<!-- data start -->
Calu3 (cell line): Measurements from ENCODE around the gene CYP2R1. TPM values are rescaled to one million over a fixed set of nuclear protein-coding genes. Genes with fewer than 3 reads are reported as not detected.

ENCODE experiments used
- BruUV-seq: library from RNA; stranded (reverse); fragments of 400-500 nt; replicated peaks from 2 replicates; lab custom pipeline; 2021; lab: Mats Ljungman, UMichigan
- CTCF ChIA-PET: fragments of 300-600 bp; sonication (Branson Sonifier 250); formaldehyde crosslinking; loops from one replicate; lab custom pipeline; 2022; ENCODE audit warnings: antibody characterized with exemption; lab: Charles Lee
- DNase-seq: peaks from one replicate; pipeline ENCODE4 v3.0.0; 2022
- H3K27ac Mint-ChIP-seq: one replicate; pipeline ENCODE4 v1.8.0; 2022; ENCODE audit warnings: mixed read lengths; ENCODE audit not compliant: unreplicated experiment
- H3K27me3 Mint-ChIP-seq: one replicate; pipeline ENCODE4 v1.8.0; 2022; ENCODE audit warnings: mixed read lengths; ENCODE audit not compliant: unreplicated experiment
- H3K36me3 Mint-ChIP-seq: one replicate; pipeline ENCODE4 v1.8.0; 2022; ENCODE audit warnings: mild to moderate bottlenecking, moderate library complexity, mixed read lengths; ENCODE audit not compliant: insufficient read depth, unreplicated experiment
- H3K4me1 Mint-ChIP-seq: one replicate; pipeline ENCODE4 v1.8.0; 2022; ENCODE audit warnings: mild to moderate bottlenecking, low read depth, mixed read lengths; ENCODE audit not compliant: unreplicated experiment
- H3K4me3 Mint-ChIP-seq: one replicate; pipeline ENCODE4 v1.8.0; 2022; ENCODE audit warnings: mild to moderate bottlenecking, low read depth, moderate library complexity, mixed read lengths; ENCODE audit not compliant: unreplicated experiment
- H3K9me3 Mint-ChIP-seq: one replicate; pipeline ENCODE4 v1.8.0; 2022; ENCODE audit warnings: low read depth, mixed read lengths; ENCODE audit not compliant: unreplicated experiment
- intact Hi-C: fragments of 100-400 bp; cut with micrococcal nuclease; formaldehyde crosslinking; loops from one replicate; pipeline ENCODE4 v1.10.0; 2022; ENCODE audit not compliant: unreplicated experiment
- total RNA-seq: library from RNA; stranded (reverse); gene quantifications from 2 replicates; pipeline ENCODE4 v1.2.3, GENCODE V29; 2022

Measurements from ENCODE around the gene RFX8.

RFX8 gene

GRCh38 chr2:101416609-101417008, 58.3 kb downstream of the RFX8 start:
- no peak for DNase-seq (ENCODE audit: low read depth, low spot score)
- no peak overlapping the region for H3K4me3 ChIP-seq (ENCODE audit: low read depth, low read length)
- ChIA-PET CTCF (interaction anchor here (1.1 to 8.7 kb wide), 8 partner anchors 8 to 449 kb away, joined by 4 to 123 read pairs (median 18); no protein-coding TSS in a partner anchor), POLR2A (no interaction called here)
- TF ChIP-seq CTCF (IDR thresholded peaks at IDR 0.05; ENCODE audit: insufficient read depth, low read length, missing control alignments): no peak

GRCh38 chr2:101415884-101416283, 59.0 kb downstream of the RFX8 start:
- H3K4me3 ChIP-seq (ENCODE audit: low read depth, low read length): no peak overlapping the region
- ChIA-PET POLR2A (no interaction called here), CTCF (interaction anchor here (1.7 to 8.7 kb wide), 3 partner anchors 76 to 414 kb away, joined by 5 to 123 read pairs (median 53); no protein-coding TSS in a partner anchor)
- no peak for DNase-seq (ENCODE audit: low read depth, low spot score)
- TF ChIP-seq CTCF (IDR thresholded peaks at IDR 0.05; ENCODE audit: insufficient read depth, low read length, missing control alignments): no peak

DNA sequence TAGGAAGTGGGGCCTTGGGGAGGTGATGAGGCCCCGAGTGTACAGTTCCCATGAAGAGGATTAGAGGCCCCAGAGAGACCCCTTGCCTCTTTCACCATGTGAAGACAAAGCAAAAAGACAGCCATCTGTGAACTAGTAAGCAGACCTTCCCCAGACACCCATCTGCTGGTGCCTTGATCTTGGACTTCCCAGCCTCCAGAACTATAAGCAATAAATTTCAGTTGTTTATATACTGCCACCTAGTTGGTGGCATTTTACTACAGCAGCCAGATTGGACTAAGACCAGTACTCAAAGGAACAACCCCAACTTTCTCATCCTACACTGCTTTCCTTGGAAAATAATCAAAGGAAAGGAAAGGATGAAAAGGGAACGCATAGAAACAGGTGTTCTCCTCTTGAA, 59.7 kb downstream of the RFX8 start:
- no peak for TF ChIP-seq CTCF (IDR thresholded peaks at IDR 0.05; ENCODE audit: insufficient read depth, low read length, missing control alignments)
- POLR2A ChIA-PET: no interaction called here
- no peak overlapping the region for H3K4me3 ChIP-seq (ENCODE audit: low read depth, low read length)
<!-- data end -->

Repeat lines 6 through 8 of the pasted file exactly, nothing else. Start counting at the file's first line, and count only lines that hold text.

- H3K27ac Mint-ChIP-seq: one replicate; pipeline ENCODE4 v1.8.0; 2022; ENCODE audit warnings: mixed read lengths; ENCODE audit not compliant: unreplicated experiment
- H3K27me3 Mint-ChIP-seq: one replicate; pipeline ENCODE4 v1.8.0; 2022; ENCODE audit warnings: mixed read lengths; ENCODE audit not compliant: unreplicated experiment
- H3K36me3 Mint-ChIP-seq: one replicate; pipeline ENCODE4 v1.8.0; 2022; ENCODE audit warnings: mild to moderate bottlenecking, moderate library complexity, mixed read lengths; ENCODE audit not compliant: insufficient read depth, unreplicated experiment